Houston — The City of Georgetown, Texas, known for its push to become one of the first cities in the US to rely 100% on renewable power, has been grappling with an excess of power and has now filed suit against one of its four suppliers in an attempt to cancel a 25-year solar supply contract.
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While the city is selling its excess power into the Electric Reliability Council of Texas market, it claims it is doing so at a lower price than it is paying for the power under its fixed-price PPA with Buckthorn Westex, which it signed in February 2015.
It claims that with the excess power, coupled with low wholesale power prices, it was forced to raise monthly electricity rates earlier this year by $12.82 for its roughly 25,000 ratepayers.
The 154-MW Buckthorn facility, which is owned by Clearway Energy, formerly known as NRG Yield, is located near Fort Stockton, Texas, and became operational July 1, 2018.
On the Georgetown Utility Systems website, the municipal utility alleged that Buckthorn had breached three sections of the PPA and had not disclosed contract amendments made in 2016. The municipal utility sent a notice about the breaches to Buckthorn on March 29.
On Tuesday, Georgetown City Manager David Morgan said in a statement that "since the solar farm became operational in 2018, the City became aware of several problems at the facility related to its operation and performance. These ongoing problems have resulted in financial losses for the City. Buckthorn was aware of some of these issues but did not disclose them during negotiations."
He said a confidentiality agreement prevented the city from disclosing specifics. "While the City will continue to seek an agreed resolution, at this time the City's best course of action is to preserve its rights by seeking damages and an order from the court allowing it to terminate the agreement," Morgan said.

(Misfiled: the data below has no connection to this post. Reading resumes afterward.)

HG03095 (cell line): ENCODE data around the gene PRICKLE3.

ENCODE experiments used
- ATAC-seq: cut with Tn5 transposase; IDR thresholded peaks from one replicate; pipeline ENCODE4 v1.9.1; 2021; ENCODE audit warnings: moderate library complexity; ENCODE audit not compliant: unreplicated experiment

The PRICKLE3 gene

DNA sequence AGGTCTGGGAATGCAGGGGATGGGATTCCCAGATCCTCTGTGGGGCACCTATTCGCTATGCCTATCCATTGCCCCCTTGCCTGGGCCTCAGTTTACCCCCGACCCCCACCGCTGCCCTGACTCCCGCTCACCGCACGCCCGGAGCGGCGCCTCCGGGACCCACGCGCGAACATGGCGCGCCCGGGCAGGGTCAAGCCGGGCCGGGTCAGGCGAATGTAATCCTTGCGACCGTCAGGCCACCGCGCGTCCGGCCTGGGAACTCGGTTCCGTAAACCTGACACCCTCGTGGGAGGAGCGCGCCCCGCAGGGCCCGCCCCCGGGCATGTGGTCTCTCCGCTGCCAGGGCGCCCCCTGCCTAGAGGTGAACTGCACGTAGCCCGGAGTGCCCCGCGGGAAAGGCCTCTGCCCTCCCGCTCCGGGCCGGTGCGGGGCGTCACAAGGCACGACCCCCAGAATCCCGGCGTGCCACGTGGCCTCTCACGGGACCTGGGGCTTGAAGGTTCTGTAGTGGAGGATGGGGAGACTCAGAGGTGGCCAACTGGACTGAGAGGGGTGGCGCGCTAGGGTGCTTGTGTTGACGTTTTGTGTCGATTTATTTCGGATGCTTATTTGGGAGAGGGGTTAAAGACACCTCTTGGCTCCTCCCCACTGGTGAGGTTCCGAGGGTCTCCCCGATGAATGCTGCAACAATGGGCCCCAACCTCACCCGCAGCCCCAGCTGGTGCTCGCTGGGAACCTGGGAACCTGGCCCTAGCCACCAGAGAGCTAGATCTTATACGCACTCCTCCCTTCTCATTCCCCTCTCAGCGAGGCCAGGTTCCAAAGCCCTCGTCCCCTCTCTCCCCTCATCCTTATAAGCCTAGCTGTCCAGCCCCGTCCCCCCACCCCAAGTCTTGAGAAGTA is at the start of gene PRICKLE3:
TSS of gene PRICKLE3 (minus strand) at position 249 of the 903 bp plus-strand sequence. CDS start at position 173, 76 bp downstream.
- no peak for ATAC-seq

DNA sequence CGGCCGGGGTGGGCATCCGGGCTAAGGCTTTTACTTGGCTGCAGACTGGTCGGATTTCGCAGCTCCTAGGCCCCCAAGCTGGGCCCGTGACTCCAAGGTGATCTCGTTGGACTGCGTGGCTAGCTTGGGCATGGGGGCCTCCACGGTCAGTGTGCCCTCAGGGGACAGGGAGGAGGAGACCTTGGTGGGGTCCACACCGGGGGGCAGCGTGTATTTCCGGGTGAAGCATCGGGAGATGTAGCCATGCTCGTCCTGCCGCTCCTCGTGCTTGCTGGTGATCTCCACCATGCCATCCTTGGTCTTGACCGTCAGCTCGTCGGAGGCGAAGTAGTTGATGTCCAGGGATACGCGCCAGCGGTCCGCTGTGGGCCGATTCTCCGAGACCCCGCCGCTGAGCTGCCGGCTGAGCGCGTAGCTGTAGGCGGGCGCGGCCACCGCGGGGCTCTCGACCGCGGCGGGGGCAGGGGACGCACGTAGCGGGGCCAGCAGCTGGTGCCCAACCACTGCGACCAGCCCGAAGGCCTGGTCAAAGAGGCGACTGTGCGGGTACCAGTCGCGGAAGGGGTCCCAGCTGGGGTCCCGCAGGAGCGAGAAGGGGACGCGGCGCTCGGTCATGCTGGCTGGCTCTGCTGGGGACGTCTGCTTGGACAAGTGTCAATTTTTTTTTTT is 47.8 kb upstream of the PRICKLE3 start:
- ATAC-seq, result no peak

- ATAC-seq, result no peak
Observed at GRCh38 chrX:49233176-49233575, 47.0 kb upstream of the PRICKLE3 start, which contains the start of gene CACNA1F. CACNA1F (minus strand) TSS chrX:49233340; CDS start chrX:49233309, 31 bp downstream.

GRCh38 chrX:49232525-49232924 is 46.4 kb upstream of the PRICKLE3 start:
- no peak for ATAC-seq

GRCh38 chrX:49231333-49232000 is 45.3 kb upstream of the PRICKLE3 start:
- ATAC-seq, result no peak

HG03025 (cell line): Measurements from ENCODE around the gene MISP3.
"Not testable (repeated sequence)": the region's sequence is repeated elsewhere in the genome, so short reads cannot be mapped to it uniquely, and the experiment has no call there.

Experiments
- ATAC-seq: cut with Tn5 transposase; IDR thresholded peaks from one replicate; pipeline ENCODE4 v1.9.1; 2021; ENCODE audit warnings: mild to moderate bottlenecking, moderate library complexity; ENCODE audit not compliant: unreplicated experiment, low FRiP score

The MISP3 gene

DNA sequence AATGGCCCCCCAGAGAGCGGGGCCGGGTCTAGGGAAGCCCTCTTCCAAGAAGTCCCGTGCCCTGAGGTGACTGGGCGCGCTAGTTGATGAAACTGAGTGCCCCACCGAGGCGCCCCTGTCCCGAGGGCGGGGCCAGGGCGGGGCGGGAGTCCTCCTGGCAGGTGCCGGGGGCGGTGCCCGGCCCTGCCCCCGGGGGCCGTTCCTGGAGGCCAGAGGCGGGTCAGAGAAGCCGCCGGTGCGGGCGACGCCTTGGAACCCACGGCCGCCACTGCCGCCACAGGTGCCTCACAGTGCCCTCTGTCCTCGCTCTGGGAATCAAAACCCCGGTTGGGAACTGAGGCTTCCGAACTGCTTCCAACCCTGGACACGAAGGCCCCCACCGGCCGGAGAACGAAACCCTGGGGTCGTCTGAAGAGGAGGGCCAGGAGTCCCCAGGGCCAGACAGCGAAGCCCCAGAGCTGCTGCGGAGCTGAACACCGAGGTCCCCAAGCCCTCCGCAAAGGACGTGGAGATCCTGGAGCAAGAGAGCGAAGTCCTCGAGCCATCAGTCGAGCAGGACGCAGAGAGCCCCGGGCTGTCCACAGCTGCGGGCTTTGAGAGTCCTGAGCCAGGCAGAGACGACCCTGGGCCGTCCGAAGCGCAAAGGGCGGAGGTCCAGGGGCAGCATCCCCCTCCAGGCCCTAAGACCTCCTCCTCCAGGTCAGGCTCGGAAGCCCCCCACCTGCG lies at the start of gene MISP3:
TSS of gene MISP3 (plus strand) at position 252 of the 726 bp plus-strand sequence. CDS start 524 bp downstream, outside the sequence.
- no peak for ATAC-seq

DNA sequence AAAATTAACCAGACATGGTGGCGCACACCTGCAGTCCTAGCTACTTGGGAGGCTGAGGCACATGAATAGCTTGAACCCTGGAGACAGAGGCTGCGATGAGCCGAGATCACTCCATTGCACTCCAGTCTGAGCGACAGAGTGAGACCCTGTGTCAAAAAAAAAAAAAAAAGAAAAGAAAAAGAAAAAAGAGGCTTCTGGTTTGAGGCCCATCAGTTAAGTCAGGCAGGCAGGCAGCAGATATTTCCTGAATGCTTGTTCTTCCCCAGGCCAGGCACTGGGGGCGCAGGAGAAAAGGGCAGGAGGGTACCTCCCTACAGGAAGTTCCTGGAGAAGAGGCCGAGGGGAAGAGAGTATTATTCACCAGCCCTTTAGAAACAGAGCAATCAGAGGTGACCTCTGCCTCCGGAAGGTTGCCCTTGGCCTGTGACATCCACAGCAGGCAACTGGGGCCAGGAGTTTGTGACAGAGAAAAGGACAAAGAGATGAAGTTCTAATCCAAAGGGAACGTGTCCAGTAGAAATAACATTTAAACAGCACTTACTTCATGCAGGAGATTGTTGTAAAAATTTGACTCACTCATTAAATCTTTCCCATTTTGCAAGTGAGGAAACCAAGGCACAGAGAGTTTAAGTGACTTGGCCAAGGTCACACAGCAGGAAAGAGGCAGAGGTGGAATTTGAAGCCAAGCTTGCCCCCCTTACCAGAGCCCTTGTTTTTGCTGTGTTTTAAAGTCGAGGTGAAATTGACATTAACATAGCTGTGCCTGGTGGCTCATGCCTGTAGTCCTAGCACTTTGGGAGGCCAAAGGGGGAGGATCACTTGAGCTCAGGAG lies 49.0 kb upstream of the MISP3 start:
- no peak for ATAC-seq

The lawsuit was filed October 8 in District Court of Williamson County in Texas.
In a statement, Buckthorn said it "strongly disputes all claims in the complaint made by the City of Georgetown," but would continue to "honor terms of its agreement" with the city. Dallas-based Buckthorn said, "Just two days before filing its lawsuit, the City agreed to formal mediation. Rather than working in good faith, Georgetown elected to pursue litigation in a clear attempt to terminate its contractual obligations. Buckthorn is eager to present the facts in the legal process."
TOO MUCH POWER
Georgetown also is under contract to purchase wind power from EDF's 144 MW Spinning Spur 3 wind farm near Amarillo. The wind power covers the bulk of the city's energy needs, while solar is needed during peak load.
A third contract with a small wind farm operated by American Electric Power which primarily covers a local university's needs. The city has a fourth contract for natural gas-fired power with trading firm Mercuria.
The Georgetown muni says its average residential customer uses 949kWh a month, and pays an average monthly bill of $132.32. It notes that a customer of TXU Energy in the nearby town of Round Rock pays $118.63, while an Austin Energy customer is paying $96.22.
City of Georgetown officials have generally acknowledged that initially they were not aiming at 100% renewables, but instead wanted adequate supplies of power at fixed prices to contain costs. The city, nonetheless, does not want to tarnish the reputation of renewables.
In a statement released earlier this year, Georgetown city manager David Morgan said, "This issue is not about the type of energy we have. It is about the amount of energy we have."
-- Jeffrey Ryser, firstname.lastname@example.org
-- Edited by Rocco Canonica, email@example.com